“Relish everything that's inside of you, the imperfections, the darkness, the richness and light, and everything. And that makes for a full life”. – Anthony Hopkins
Why is it Only Okay for me to Feel Happy?
As humans, we’re wired to feel. Not just the good feelings, but the messy, big, yucky, and complex ones. Feelings drive our lives–our relationships, our decisions, the richness of them–and give us cues on what is good for us and what to steer clear of.
So when did it become scary or off-limits to FEEL big, uncomfortable emotions like anger, sadness, loss, disappointment, or grief?
Let’s go back a few years. Do the following statements ring any bells?
“Calm down, Johnny, you’re just nervous.”
“Stop huffing and puffing, Marcie, and just share the cookie–it’s no big deal.”
"There's no need to make a big deal out of it and start crying."
These well-meaning parental directives subconsciously teach us that our nerves, sense of fairness, envy, or fear are too much and need to go away. We internalize the subtle or direct message that it’s not okay to “get emotional,” and we should just dial it all down all the time—so as not to rock the boat or make anyone else uncomfortable.
At times we may have even sensed that it wasn't safe to have tough emotions. Whole theme parks exist to “help” us remain upbeat and even-keeled (ahem, Disneyland, “the happiest place on Earth.”)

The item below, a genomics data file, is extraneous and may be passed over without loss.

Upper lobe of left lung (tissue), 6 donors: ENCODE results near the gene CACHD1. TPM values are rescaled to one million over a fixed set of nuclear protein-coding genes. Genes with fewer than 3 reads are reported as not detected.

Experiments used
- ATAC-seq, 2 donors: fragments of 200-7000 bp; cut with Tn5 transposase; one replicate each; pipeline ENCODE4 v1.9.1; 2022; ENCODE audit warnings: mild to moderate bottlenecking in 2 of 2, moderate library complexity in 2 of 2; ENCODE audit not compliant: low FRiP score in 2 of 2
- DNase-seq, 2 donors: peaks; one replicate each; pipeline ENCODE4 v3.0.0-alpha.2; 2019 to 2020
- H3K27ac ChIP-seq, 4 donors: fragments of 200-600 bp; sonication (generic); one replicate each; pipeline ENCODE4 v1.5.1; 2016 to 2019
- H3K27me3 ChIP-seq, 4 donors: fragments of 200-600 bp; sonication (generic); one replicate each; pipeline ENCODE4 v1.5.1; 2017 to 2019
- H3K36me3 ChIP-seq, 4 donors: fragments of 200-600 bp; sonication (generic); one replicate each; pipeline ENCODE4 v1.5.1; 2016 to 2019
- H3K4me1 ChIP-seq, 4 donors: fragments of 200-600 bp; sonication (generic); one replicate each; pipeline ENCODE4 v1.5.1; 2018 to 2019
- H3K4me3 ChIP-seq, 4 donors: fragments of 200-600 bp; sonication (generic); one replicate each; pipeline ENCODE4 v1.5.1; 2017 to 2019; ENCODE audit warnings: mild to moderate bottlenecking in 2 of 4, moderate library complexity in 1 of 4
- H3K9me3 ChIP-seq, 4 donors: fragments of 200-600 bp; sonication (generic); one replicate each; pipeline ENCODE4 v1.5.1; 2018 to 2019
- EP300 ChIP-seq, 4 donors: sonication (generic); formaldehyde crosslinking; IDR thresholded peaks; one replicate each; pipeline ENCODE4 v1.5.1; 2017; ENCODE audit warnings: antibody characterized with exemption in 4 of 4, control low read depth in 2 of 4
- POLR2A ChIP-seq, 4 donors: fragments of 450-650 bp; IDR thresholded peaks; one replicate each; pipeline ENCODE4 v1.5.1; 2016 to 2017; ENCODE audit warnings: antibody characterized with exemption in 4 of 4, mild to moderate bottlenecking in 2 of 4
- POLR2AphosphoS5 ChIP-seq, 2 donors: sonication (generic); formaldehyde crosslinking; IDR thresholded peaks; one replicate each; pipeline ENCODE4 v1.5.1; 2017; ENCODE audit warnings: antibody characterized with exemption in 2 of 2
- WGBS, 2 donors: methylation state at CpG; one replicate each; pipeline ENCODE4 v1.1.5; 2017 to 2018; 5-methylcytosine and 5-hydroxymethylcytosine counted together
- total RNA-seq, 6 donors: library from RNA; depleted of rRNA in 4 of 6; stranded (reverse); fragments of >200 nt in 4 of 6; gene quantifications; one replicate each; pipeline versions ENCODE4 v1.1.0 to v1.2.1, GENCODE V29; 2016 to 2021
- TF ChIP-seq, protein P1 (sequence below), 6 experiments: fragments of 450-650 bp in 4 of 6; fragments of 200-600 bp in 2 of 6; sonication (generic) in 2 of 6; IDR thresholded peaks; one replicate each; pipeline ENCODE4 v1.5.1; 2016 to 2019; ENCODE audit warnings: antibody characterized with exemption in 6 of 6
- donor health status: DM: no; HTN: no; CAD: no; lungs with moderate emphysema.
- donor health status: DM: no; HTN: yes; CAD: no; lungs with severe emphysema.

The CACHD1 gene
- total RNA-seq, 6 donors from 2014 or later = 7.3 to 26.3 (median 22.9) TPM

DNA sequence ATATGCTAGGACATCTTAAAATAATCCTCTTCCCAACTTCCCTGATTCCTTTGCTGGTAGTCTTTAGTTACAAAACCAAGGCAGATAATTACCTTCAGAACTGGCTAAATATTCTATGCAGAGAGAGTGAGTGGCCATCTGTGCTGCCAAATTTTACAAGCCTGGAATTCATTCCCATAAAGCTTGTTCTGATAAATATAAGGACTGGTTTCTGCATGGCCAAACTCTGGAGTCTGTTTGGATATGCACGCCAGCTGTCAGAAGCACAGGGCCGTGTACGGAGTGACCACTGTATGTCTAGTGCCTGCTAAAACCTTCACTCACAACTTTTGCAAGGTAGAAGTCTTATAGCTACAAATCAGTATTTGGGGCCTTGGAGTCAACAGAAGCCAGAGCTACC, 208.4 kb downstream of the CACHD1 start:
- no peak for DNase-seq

When we learn that happiness and only happiness is acceptable, it’s easy to forget our expansive human emotional range—to our detriment. But really ALL feelings have a place in our lives. Counterintuitively, the more we allow a range of feelings to arise, the more emotional contentment and stability become possible.
The Dark Side of Happiness
There are many benefits to experiencing and basking in positive emotional states, like joy, happiness, and gratitude. They feel great when we genuinely get in touch with those states from the inside out—and let them flow through us without grasping or clinging to them.
Then there’s toxic positivity, a trending topic these days. Which is living in a state of relentless sunshine while filtering life through a rose-colored lens so that we can avoid the discomfort of “negative” feelings. (Ever heard that you’re not “high-vibe” enough from well-meaning folks?”)
Forcing happiness can make it harder to deal when intense emotions inevitably come up, like after failing the exam for the certificate you needed to start your business. Blocking the loss and grief about that failure can bring on more stress and rumination in the long run than simply letting your sadness or frustration run its course.
When we start to realize that only feeling good and happy actually limits our potential long-term joy, we open up to an array of emotions that teach us more about ourselves. And guess what? That means a richer life and more control in achieving goals.
Embracing all the Feels without Fear
The idea of allowing any feeling to roll through you (outside of the “feel-good” ones) is complex. It may sound like a lot of work and you may wonder if it’s even worth it.